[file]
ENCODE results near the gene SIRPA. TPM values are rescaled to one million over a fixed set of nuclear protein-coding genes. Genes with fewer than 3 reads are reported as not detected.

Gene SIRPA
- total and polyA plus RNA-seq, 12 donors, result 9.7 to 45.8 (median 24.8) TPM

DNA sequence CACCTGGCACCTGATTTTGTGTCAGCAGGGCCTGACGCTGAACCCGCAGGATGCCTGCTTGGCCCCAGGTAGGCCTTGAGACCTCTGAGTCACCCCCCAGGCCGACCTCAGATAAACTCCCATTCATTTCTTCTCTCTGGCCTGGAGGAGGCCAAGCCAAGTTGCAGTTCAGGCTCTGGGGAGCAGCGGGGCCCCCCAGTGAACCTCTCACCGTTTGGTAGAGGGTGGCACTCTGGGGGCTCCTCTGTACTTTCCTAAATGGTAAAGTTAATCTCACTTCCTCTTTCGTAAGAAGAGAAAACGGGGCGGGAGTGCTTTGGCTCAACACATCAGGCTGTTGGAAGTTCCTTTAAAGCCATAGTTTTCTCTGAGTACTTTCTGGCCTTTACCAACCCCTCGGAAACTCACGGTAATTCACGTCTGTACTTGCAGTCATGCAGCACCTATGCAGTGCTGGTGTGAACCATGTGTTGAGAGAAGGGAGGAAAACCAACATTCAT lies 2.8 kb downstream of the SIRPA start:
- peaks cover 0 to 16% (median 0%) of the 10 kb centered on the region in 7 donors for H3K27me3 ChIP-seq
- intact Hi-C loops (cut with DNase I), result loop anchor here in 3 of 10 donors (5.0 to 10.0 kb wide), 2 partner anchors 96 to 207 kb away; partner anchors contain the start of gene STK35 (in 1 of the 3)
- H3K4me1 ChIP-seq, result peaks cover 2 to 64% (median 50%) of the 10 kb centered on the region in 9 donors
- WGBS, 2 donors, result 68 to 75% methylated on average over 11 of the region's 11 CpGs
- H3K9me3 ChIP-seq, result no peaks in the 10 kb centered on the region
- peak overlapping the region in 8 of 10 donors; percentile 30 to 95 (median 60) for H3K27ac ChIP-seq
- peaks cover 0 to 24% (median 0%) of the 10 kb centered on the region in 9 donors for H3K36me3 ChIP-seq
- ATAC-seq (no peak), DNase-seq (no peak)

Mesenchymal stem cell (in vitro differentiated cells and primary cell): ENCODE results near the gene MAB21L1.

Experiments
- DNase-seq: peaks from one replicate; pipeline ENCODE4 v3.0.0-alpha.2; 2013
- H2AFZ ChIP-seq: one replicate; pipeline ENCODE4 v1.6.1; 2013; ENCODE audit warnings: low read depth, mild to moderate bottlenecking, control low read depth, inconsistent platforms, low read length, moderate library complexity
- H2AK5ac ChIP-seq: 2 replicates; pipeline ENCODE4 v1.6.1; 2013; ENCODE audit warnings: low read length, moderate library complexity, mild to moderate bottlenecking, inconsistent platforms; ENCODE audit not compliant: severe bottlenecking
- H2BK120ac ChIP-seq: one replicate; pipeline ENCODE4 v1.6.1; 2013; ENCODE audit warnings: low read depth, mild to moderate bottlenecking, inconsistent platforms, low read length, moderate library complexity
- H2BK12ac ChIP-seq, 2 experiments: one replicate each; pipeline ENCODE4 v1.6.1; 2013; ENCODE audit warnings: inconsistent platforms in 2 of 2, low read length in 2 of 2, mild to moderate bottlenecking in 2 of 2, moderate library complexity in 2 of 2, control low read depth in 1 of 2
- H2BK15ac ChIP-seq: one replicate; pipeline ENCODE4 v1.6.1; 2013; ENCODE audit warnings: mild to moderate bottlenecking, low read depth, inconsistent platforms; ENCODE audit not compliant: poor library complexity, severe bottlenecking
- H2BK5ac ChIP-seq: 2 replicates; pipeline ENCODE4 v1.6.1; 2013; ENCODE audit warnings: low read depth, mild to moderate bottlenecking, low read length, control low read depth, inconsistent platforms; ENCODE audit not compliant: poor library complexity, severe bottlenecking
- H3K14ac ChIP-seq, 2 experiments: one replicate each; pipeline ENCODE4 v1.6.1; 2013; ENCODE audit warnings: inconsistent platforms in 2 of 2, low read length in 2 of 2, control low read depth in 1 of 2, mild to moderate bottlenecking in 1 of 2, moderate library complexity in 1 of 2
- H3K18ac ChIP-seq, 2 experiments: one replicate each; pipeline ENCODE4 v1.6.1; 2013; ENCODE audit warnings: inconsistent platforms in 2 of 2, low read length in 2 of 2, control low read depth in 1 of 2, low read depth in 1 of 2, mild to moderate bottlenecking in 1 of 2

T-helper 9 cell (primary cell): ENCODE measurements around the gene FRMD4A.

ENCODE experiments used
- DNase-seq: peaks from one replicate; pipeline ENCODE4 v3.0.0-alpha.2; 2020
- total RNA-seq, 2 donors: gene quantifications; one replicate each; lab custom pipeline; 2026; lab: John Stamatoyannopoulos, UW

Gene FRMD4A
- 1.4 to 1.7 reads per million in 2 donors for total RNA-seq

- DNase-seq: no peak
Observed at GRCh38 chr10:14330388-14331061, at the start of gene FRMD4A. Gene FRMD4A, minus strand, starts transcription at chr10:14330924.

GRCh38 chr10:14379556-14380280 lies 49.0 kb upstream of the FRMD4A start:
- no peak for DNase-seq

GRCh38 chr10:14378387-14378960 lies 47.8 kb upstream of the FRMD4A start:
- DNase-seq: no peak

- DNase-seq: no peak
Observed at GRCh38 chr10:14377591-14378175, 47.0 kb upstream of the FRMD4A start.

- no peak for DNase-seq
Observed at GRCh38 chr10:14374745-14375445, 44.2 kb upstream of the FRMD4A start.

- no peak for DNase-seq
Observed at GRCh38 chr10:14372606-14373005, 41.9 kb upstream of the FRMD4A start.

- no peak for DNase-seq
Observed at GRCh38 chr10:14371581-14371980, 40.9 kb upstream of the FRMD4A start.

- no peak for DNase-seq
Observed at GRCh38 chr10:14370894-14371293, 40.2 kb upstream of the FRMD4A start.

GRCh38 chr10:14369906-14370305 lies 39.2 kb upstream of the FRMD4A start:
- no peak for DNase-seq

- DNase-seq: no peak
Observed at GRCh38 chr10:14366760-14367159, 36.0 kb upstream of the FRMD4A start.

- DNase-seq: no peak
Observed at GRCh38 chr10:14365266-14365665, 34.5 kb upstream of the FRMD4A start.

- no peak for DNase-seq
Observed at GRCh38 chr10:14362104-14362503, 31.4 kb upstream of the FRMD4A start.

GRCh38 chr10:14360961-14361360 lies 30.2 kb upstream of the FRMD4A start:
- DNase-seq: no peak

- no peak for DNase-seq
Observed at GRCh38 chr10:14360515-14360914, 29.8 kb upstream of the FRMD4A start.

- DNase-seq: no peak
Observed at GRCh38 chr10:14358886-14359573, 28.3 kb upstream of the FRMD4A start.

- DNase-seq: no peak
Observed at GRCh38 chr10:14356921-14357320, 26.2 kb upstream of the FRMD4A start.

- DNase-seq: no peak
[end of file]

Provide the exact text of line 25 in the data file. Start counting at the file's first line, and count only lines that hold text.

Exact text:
ENCODE experiments used